Although I have already tried to show why the traditional definition of a noun (person, place, or thing) is inadequate, now that we have come to define what nouns are, I am going to start with that definition anyway. Am I contradicting myself? Not really. Nouns do refer to people, places, and things, but that doesn't exhaust the extent of their reference. People, places, and things are prototypical nouns. If we're studying a new language, the category that we will call "noun" in that language will be the one that includes these core objects.[1] We will start with these core nouns, observe the patterns that they exhibit, and then use those patterns as a structural test for other words whose category membership may be less clear.

Let's begin with a few examples of such core nouns: teacher, house, car.

All of these words use the same suffixes. They change form to distinguish singular from plural by adding -s:

One teacher, two teachers
One house, two houses
One car, two cars

They also take a different suffix that is traditionally called the possessive ('s for singular nouns, s' for plural ones) although for reasons we will come to later, it's more accurately called the genitive.

the teacher's credential
the house's roof
the car's engine

Nouns can also be formed from preexisting verbs, adjectives, other nouns by adding certain suffixes, e.g., -ment, -tion, -hood, etc. So the presence of such a suffix is good evidence that the word you are looking at is a noun. (See the section on morphology for more information on this process.)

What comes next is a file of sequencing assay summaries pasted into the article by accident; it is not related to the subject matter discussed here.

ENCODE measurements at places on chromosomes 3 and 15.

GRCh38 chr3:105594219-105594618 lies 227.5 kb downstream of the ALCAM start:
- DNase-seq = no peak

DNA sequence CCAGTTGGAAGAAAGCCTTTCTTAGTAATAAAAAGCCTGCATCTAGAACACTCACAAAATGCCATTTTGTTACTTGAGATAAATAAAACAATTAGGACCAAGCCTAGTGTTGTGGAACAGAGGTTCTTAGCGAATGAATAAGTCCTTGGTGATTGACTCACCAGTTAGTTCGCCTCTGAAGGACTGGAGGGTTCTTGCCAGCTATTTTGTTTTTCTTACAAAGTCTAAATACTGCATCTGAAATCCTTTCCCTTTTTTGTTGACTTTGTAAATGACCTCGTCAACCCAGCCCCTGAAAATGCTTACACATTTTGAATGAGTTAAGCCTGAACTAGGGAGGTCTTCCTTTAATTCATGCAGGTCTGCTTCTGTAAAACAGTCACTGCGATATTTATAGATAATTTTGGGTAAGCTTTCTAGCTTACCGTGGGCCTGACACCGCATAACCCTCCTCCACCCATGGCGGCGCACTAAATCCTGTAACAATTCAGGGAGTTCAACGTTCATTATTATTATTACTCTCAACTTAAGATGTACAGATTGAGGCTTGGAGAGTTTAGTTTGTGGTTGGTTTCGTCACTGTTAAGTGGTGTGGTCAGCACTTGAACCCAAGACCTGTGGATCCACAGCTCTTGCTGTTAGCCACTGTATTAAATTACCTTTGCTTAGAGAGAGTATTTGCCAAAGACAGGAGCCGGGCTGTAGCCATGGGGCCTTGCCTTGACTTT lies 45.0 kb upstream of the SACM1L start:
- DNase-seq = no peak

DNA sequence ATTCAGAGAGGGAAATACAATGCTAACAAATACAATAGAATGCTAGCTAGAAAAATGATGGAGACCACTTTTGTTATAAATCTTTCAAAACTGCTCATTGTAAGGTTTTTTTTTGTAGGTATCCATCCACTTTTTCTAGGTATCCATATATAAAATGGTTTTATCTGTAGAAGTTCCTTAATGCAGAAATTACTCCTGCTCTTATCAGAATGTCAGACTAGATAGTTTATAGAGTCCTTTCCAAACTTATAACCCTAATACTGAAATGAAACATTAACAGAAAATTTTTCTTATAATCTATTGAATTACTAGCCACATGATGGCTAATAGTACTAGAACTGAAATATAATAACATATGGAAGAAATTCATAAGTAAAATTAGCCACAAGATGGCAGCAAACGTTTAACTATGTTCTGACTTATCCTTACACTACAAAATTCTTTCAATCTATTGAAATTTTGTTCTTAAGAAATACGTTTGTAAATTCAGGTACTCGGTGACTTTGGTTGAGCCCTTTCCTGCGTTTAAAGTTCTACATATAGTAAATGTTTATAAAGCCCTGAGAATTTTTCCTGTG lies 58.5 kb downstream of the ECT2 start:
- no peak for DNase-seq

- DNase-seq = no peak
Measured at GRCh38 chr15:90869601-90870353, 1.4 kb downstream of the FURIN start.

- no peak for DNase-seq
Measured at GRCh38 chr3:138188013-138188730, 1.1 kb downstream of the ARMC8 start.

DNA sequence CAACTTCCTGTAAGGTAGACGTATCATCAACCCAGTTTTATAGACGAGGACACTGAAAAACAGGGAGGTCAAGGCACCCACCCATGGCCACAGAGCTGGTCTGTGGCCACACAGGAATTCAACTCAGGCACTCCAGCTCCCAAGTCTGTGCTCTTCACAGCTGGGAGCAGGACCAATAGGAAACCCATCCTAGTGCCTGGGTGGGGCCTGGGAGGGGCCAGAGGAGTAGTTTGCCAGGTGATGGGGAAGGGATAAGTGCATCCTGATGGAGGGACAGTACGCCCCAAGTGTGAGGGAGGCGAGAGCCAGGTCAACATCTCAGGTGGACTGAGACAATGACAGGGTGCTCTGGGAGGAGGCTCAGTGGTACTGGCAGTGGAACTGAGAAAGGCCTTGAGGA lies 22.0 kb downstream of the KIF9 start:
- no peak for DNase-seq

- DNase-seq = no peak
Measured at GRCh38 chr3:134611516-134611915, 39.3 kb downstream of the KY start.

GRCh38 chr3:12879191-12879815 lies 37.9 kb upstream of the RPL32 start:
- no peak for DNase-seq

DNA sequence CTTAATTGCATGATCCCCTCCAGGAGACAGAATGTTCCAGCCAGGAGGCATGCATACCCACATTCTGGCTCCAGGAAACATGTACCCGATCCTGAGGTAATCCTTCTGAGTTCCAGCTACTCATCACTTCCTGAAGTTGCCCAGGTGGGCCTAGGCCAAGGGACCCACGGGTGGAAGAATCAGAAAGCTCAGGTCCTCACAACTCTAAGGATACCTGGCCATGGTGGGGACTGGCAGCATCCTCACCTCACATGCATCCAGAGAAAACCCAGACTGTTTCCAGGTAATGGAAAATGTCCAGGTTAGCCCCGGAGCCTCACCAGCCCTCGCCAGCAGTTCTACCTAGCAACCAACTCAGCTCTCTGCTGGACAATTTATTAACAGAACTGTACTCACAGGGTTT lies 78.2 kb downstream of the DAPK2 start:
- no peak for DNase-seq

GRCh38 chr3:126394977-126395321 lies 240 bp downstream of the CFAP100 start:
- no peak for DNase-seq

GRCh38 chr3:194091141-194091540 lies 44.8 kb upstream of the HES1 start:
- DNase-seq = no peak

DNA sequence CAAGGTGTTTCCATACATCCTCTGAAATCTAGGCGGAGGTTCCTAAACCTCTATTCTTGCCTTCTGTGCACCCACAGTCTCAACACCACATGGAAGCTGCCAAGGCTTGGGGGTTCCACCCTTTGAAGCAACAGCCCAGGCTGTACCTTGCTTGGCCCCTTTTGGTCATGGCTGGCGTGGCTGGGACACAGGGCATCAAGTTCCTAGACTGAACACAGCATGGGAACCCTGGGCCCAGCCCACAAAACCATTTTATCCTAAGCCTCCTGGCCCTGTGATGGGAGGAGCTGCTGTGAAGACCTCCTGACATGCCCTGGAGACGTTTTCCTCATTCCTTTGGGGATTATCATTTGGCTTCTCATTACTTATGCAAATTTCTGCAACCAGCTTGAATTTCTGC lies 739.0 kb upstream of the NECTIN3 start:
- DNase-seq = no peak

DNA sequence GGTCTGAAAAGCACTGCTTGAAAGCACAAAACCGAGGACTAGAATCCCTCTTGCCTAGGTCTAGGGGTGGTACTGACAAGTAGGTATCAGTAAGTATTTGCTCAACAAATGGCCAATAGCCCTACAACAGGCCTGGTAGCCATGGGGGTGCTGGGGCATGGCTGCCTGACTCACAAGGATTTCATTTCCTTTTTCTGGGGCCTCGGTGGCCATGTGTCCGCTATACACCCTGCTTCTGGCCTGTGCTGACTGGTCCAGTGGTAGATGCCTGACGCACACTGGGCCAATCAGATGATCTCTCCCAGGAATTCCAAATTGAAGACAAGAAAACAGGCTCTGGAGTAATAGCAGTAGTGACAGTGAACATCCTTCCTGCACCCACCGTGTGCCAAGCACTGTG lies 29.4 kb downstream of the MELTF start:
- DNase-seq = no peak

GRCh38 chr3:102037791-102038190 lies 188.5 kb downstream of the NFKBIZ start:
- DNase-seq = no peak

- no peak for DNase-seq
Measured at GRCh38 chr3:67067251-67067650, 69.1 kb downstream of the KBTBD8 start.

These morphological tests work for a wide variety of nouns, but not all. For example, there are some nouns that form the plural irregularly (e.g., mouse/mice), or show no difference in form at all (e.g., sheep, deer, etc.). Nevertheless, we still want to assign these words to the same category because in other respects they behave just like the more regular words.

Another set of tests looks at the context in which a word can appear in phrases or sentences. As was indicated above, nouns can appear in sentence structures such as the frame in (4), repeated here for convenience:

(4) She has no _____.

Nouns can also appear as the subjects of sentences:

(11) Deprivation is growing among the unemployed.

Nouns also follow certain function words known as determiners (see below), such as the, a(n), my, that, etc. Thus we can say the enrollment, but not *the enroll.


[1] Although the claim is not entirely uncontroversial, most linguists believe that every human language distinguishes at a minimum between nouns and verbs.